Is There an Audience for “Cheerful News”?

People often say they dislike the news because it’s so depressing. They want a happier, more constructive approach.

But when it comes to voting with their wallets, clicks, and remote controls, it’s usually the unhappy news that wins out. The 109-year-old Christian Science Monitor, a storied publication with a strong tradition of independent journalism, wants to find out if there are enough people willing to pay for “less depressing” news.

To that end, CSM’s editor, Marshall Ingwerson, told Nieman Lab that CSM wants a voice that is “calm and fact-based and fundamentally constructive, and assumes that our readers are looking to have a fundamentally constructive approach to the news.”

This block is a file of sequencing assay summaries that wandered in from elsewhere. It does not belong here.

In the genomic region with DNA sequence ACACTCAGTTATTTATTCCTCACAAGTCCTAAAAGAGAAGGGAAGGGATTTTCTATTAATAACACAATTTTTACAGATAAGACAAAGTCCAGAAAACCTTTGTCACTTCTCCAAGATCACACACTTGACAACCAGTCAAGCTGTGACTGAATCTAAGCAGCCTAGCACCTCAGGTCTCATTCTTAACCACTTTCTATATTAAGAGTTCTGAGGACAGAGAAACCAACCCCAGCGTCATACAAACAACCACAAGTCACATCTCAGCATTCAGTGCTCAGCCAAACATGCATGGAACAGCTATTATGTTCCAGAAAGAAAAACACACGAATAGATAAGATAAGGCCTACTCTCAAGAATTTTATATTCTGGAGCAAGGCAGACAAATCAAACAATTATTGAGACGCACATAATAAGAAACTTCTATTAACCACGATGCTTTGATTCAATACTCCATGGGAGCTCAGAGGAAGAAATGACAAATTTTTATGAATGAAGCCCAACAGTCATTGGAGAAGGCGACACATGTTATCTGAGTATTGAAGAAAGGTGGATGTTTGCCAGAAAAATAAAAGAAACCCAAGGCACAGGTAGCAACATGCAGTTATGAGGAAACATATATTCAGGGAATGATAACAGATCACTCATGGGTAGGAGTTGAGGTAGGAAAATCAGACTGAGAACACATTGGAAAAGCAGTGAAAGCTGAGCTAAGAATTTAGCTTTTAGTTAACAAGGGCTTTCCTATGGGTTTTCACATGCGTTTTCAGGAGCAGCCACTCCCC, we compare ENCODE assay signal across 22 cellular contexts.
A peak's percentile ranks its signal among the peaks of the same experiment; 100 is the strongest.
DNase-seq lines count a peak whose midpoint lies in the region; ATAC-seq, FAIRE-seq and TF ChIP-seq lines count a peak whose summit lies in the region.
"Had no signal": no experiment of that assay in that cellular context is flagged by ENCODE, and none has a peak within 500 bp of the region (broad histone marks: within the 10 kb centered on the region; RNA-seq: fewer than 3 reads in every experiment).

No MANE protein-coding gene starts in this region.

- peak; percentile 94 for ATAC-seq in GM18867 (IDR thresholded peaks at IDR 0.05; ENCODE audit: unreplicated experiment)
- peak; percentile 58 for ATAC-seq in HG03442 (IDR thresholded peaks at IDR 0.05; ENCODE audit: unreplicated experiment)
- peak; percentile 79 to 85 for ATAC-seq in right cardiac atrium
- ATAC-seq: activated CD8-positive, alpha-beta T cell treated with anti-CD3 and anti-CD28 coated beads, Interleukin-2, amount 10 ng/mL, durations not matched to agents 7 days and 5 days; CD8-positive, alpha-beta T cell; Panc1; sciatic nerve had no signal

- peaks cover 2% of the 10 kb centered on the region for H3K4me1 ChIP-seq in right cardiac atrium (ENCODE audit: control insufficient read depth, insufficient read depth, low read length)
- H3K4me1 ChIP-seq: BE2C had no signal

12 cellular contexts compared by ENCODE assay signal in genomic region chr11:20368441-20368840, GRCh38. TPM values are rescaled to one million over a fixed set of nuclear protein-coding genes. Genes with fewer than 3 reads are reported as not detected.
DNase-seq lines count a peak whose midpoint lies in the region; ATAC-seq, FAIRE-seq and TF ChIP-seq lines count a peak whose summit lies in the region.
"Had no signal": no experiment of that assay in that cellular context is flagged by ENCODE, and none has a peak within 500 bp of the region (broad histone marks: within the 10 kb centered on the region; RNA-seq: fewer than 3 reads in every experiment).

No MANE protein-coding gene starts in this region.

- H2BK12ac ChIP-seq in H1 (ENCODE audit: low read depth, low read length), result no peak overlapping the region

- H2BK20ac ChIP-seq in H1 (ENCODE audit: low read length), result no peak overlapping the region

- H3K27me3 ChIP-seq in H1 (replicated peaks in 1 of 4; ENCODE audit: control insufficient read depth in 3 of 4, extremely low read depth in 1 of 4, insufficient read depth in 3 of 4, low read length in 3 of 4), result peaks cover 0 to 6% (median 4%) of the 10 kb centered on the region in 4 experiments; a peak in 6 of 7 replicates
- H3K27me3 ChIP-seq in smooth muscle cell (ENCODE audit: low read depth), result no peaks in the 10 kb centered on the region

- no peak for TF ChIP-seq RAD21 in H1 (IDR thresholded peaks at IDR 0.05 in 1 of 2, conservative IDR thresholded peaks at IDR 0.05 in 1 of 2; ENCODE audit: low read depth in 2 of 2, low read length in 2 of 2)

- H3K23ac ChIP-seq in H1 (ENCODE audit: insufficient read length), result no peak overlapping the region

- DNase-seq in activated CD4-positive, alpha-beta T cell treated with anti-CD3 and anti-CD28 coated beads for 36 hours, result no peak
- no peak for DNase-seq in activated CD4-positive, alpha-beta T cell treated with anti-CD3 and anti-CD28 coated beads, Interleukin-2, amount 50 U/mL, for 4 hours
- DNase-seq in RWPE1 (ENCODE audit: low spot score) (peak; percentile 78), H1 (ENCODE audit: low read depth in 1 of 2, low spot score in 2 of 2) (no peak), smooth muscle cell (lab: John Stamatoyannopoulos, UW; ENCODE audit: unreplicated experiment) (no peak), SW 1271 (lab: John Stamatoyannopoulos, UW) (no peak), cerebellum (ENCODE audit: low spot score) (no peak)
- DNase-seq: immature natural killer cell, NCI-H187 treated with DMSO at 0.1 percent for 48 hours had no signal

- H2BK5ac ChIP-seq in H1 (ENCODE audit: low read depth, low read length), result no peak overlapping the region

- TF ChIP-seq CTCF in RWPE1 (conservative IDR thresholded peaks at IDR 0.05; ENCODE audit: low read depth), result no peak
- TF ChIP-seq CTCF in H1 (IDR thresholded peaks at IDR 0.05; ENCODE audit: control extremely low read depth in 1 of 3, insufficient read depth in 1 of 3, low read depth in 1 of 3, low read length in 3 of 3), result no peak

“We want to look at the news in a way that has fact-based integrity, but creates a legitimate sense of possibility,” said Ingwerson, “so that, as much as possible, it’s an empowering and not a depressing experience to read the news.”

CSM means business. Eight years ago, the publication shut down its daily print edition and shifted to a web-first product. Online traffic climbed through 2012, then stalled. The new approach ultimately may be what carries the publication to its next phase of profitability.

As print advertising revenue dries up, many publications have been relying more on subscriptions. This experiment by the Monitor may serve as a bellwether for others.

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